Specific third-degree frame representations of nakedness self-consciously created

as porn, both function as a form of lightning rod designed to hold the
sexual undercurrents of joy and want that do, actually, exist in non sexual
frameworks of nude behavior — the happiness of gazing and the desire to know,
the pleasure of showing and the desire to be seen. For contemporary postmodern
western culture, sex and sexuality have become signicant themes in advertising,
art, amusement and other frames such that sexuality appears an external force,
roller-coastering or bulldozing its way through formerly ‘shielded’ spaces, and
not only public ones. The ‘protected’ sites of nakedness — children bathing,
Locker room showers — are likewise ‘crashed through’ and sexualized.
If it’s useful to battle the prohibition on nakedness that results from the
(renewed) fall of nakedness into sexuality — and likely it’s — then it is not
done by taking the position of nudists, naturalists and nude activists in try-
ing to reclaim a space or framework for nonsexual nakedness, for the instability of
the myth of the shut frame or circumstance is productive, in the sense that it opens
up all kinds of chances for contingent, constant rethinking of subjectivity,
bodies, characteristics, resources, statuses and individualities. Nor is it useful to fete,
or even necessarily recommend the fall of the contextual bodies per se. Instead,
I suggest it would be productive to consider a reguring of sexuality altogether.
This is where queer theory makes a useful contribution to such re thinking. If
nakedness can be, and is, fell with sexuality, then it is by virtue of the
continued focus of sexuality on genitalia. As Freudian, Marxist-Freudian and
Marxist-feminist scholars have frequently attested, sexuality in modernity is tricked
to the genitals in order to free the remaining part of the body for labour (Jeffreys, 1990:
104–5). In post-structuralist queer theoretical terms, the sexual subject is a

performative delusion of a (genitally sexed) body, gendered culturally and job-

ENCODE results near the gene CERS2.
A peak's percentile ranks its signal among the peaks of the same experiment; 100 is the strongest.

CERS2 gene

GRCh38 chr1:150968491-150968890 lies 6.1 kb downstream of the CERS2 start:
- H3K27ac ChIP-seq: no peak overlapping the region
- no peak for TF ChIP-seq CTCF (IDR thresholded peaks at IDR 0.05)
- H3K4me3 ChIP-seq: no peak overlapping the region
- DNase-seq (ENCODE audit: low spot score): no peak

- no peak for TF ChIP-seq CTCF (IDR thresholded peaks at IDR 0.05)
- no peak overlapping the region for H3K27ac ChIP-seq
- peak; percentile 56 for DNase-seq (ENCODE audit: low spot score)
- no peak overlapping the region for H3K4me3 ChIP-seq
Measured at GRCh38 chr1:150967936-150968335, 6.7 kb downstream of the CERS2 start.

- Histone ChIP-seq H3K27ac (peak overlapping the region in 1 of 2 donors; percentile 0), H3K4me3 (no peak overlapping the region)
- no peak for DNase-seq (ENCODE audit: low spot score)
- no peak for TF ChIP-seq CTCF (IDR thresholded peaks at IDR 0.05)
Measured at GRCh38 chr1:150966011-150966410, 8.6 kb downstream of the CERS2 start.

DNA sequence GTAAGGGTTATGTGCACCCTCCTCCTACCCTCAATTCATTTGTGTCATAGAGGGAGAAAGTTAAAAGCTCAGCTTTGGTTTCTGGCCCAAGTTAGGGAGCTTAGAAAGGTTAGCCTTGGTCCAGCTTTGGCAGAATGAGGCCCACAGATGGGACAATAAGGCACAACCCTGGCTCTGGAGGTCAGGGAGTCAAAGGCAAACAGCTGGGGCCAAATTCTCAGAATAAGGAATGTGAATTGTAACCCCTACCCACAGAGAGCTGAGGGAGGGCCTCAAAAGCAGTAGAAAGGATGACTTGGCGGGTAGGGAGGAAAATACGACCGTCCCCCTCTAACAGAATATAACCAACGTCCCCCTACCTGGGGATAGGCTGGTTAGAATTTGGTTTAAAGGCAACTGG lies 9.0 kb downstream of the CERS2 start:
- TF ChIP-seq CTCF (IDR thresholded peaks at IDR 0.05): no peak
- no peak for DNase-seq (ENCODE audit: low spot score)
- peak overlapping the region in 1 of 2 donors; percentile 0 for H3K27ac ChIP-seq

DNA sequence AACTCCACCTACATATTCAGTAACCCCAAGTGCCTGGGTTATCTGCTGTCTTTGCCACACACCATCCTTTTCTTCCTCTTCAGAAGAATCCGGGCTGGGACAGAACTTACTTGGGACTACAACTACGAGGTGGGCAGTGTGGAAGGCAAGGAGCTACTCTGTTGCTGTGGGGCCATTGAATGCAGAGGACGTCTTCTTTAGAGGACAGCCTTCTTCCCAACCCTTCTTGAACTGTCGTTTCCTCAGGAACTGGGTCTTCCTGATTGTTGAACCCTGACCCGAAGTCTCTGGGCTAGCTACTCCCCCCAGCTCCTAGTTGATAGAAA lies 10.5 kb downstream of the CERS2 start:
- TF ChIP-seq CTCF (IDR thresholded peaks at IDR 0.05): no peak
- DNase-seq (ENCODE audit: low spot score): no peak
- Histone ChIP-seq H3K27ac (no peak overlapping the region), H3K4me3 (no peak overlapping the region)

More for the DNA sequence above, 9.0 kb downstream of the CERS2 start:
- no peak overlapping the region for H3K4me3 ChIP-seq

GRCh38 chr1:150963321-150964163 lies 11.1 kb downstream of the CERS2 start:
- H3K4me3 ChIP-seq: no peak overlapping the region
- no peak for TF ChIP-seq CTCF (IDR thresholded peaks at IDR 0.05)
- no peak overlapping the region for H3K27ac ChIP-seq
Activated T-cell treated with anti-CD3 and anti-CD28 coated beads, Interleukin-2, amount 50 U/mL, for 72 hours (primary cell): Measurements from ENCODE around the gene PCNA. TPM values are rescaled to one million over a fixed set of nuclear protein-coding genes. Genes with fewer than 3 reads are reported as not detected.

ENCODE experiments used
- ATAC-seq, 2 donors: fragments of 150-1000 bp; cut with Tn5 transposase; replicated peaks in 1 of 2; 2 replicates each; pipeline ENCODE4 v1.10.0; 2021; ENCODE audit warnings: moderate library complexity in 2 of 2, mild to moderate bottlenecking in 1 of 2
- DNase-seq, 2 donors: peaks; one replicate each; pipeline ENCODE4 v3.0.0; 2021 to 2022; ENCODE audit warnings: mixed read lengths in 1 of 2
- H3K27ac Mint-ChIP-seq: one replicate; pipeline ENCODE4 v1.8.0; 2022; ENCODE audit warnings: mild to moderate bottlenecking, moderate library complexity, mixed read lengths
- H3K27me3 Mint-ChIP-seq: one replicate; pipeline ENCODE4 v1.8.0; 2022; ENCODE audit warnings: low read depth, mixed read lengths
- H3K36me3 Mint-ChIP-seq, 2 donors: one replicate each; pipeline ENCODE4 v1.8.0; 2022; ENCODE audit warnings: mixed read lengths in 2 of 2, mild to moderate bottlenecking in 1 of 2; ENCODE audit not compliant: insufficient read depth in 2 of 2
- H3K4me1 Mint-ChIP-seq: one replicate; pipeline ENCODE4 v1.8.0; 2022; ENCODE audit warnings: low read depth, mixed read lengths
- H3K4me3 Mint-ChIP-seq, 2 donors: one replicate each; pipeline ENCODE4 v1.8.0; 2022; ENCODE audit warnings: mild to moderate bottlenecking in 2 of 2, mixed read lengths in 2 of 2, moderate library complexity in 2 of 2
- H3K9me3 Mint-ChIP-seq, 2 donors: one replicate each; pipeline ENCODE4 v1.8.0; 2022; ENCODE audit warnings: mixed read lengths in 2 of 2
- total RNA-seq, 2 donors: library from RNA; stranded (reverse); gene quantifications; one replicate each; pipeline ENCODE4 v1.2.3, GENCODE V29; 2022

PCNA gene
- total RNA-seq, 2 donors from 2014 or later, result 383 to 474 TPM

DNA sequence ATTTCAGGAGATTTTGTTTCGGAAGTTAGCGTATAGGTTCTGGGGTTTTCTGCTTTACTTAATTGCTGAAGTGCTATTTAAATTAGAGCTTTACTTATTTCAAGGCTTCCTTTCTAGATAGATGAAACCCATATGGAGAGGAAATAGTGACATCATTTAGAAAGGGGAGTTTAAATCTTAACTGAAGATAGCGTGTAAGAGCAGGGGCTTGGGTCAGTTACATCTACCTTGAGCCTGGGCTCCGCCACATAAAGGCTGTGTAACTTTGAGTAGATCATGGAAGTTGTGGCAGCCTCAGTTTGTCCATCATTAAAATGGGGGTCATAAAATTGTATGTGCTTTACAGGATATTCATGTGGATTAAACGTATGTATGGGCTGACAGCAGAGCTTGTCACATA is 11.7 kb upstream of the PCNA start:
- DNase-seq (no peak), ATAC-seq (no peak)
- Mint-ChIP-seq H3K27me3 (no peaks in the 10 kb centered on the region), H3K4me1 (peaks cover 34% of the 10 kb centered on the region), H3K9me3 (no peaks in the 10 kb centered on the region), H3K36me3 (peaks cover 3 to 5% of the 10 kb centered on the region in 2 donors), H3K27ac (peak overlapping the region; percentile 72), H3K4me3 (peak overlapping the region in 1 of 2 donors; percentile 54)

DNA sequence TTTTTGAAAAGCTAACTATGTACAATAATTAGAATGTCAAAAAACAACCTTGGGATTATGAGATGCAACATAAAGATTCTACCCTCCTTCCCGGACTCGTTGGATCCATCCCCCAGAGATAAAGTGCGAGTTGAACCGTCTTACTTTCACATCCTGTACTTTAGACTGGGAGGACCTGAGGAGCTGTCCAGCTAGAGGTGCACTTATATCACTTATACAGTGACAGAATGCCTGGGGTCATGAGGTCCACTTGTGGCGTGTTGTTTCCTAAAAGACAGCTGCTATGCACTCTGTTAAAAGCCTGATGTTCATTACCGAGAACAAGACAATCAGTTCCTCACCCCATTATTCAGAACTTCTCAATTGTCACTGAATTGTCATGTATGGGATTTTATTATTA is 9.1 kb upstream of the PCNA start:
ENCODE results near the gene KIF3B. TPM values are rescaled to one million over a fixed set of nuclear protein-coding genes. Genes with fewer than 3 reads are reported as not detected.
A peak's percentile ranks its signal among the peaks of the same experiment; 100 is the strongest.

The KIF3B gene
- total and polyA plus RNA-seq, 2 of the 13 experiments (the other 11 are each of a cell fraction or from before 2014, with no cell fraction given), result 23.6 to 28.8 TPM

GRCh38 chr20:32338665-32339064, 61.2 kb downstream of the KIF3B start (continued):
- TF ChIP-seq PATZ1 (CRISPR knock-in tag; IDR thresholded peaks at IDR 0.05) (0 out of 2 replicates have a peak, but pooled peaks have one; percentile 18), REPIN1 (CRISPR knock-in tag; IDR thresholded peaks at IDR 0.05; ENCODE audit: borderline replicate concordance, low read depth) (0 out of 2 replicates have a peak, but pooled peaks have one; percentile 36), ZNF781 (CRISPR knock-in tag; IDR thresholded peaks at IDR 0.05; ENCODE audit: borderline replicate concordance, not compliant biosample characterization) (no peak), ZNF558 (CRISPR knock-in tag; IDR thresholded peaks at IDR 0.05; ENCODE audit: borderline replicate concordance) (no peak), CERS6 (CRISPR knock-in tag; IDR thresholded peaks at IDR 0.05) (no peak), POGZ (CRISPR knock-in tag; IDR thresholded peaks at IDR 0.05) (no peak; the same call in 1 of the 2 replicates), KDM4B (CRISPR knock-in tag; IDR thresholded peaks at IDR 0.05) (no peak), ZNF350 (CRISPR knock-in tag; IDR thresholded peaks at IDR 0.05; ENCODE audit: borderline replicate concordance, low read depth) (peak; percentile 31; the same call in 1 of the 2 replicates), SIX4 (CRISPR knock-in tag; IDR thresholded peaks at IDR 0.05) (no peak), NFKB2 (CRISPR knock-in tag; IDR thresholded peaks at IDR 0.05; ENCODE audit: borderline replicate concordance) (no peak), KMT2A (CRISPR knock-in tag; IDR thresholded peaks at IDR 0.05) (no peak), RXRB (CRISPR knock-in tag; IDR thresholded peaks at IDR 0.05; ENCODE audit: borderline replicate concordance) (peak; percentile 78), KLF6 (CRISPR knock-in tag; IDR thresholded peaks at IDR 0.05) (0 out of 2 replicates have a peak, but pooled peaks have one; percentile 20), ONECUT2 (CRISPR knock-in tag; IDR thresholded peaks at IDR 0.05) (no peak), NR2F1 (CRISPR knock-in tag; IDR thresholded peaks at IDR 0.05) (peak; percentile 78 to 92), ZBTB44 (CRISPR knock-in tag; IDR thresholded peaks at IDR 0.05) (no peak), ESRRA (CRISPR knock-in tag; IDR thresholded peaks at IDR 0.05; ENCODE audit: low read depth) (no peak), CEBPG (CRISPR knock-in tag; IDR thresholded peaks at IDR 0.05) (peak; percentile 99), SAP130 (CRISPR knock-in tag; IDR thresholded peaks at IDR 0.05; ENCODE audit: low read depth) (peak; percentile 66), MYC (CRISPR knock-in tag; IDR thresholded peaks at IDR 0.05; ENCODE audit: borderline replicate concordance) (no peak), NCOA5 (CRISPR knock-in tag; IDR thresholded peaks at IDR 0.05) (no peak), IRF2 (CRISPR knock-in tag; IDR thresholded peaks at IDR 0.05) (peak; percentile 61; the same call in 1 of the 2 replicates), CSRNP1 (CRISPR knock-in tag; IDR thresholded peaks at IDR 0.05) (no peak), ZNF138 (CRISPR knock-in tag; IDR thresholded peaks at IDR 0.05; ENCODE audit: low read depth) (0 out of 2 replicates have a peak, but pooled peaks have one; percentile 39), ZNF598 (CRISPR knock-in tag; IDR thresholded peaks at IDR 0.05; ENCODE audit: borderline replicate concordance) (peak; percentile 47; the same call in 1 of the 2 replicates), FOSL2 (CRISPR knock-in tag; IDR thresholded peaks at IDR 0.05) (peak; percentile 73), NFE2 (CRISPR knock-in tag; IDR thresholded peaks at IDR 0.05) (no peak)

ing a sexual desire towards another body tagged reverse by virtue of its
dichotomously discerned genitals — a program maintained by the ‘heterosexual
matrix’, and where homosexuality becomes the ‘proof’ of heterosexuality by
Merit of its binarial difference.
Critical of this Enlightenment and post-Enlightenment position, Eve
Kosofsky Sedgwick has claimed that sexual interest across gendered (and
Thus genital) lines is not just unproductive but unimaginative. She indicates
Alternate measurements of sexuality that

… differentiate item-choice fairly otherwise (e.g., human/animal, adult/child, singular/plural,
autoerotic/alloerotic) or are not even about item choice (e.g., orgasmic/nonorgasmic,
noncommercial/commercial, using bodies simply/using manufactured objects, in private/in
public, spontaneous/scripted). (Sedgwick, 1990: 35)
Queer theory allows us to add to this list along trajectories that usually are not
encompassed in conversation on sexuality — time, space, place, the disunied body or,
as Grosz (1994: 139) steers, body-parts which are not generally constituted as libidi-
nal or gendered zones. Sex — any theory of sex and thus genitalia — might
be removed entirely from http://nudismsite.com/tube/my-first-naked-outside-experience/ of sexualized desire. What queer theory
opens is what pedestrian understandings of sexuality and public sphere discus-
sions of sex blow off but fear: that sexuality pervades all components of the subjective
and performative body, but not in the gendered, genital terms which continue to
fascinate modern culture, and which modern culture continues to be
incited by, and to fear. The gaze in all its many forms is, by virtue of its in-signi-
ability, always http://partnerpost.net/2016/04/so-your-family-would-be-nudists-then/ , always erotic. In an extremely broad and pragmatic way, and in
light of the failure of the contextual frames, the erotic can be dened as what
occurs in the encounter between performative subject-bodies and other bodies.
For Butler (1990), the performativity of embodied subjecthood is a citation of the
signier, reiteratively performed such that it confirms retroactively an delusion
of an interior individuality core. An extensive and radical treatment of subject perfor-
mativity would consider an ‘individual’ (never quite) subject to be a multiple
citation of an array of coordinates, constantly in ux as those coordinates change and
Change their signications, as new coordinates come into being or are encountered
and cited, always differently, in the procedure for performing subject coherence. An
encounter with other matters, including meeting, greeting, sharing space, gazing,
Talking and listening is always sensual in that it infuses the subject’s body, changes
the signications of the signiers cited by which the subject maintains his or her
subjectivity and sexual identity. It truly is the citation of ‘the sexual’ dened as sexual

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